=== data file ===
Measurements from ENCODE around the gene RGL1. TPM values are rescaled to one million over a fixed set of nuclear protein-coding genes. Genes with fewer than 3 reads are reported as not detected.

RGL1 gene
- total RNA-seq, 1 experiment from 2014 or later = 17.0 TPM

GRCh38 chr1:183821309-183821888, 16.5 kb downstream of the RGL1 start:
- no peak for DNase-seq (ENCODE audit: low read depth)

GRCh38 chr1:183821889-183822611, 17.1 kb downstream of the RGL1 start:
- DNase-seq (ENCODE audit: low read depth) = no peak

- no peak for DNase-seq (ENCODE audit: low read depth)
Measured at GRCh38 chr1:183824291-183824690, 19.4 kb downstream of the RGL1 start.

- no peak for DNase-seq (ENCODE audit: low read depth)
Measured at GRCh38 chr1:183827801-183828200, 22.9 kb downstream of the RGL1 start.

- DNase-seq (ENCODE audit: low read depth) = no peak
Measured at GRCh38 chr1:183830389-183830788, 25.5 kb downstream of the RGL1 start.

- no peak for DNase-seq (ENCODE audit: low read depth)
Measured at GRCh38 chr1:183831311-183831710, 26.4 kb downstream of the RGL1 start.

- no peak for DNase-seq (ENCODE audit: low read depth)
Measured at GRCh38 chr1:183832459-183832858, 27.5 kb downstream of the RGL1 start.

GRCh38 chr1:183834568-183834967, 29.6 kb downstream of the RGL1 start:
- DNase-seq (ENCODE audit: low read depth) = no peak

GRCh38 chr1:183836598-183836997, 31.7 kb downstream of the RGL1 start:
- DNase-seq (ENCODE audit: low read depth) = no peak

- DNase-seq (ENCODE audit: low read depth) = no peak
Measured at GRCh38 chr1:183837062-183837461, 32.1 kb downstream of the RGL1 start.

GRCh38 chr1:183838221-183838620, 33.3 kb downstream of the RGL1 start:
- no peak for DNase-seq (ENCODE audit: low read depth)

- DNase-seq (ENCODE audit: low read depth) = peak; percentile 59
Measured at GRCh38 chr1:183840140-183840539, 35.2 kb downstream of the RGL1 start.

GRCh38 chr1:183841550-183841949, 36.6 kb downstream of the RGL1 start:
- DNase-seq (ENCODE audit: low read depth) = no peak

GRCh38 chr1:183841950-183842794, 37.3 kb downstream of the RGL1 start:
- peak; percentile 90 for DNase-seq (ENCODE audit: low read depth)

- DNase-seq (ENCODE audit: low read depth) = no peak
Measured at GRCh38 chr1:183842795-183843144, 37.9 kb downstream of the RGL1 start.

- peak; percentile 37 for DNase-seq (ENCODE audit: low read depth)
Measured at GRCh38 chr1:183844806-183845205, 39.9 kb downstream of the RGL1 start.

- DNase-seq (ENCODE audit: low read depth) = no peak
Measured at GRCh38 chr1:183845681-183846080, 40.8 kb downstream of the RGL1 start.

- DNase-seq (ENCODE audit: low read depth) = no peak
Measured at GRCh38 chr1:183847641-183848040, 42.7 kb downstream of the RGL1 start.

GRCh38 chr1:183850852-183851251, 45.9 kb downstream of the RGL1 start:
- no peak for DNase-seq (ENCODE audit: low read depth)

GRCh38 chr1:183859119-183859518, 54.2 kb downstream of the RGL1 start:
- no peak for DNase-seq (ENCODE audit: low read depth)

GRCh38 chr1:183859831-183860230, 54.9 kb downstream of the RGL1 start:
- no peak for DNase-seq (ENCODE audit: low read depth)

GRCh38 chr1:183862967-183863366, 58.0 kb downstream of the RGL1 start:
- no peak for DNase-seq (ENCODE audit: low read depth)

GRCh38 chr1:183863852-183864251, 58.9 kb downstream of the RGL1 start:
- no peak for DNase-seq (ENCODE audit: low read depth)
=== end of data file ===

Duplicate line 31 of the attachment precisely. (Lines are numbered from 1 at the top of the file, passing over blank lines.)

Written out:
- peak; percentile 90 for DNase-seq (ENCODE audit: low read depth)